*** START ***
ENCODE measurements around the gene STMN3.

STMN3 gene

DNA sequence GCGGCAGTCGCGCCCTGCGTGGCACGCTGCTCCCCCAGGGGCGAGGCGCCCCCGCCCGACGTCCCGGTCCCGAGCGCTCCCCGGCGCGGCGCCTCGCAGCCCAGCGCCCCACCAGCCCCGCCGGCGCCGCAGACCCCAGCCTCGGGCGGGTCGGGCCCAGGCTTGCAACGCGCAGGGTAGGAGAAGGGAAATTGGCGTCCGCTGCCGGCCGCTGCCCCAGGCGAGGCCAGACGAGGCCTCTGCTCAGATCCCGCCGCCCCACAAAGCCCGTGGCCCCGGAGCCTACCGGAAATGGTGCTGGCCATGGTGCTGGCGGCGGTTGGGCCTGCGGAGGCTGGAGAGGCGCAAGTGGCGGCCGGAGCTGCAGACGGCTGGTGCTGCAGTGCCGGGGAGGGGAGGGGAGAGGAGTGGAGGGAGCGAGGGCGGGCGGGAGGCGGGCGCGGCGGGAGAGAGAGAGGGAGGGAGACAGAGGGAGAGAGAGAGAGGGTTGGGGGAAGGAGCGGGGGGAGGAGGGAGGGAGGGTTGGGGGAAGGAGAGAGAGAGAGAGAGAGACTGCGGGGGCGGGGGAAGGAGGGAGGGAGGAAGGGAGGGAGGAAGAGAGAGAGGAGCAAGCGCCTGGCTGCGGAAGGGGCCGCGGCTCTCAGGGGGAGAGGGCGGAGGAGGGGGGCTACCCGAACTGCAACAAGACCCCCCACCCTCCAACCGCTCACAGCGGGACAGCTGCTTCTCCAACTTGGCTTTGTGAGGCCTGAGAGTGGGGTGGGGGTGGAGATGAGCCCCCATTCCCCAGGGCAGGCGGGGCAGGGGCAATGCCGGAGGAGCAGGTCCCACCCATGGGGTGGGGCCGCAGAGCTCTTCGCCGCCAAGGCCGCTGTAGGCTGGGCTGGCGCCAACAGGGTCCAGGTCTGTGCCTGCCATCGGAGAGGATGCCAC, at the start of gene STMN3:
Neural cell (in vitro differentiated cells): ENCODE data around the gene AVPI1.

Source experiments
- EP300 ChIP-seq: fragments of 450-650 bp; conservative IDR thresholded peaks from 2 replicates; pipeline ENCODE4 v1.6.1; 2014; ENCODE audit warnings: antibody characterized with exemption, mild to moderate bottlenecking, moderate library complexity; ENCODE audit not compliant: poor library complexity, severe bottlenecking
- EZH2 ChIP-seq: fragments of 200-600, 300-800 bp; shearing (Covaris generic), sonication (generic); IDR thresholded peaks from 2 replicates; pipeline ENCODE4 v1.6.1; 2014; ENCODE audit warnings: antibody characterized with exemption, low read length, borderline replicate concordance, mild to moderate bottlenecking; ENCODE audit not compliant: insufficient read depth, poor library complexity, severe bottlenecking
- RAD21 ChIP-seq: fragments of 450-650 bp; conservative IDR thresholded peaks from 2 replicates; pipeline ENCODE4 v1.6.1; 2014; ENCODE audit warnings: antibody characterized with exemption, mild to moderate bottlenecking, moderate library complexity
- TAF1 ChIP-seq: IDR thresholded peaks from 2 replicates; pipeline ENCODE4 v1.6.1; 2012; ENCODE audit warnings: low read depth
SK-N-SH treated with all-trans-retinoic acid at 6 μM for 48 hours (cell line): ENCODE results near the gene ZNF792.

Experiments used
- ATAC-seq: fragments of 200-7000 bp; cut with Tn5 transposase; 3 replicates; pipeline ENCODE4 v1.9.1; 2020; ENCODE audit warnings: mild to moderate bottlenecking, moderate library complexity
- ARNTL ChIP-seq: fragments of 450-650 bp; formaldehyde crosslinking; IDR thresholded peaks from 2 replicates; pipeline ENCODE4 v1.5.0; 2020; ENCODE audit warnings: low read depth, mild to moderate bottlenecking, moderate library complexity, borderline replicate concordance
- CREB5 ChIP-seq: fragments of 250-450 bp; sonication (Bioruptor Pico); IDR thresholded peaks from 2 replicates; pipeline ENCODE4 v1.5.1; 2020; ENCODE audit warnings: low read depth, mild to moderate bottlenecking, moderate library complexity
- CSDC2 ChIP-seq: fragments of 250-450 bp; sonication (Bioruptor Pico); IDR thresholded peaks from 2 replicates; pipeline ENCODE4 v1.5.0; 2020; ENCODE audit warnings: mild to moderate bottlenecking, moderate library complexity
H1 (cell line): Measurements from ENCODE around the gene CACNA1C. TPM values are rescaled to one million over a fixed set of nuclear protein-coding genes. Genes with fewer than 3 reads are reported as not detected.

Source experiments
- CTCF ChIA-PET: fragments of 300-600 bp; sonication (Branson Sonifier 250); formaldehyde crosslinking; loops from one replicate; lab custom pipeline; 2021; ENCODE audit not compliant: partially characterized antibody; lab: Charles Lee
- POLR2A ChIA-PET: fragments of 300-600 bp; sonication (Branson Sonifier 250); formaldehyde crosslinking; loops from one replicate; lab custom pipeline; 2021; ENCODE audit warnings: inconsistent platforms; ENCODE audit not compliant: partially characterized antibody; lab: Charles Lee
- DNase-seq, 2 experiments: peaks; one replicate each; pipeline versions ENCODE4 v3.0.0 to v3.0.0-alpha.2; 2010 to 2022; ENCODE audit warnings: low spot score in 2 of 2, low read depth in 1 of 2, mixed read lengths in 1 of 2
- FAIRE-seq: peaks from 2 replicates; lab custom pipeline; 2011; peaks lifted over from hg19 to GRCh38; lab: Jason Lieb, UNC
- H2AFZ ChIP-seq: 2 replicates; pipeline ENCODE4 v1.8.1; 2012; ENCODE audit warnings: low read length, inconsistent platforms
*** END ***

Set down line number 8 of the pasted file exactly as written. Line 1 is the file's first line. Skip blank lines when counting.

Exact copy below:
- RAD21 ChIP-seq: fragments of 450-650 bp; conservative IDR thresholded peaks from 2 replicates; pipeline ENCODE4 v1.6.1; 2014; ENCODE audit warnings: antibody characterized with exemption, mild to moderate bottlenecking, moderate library complexity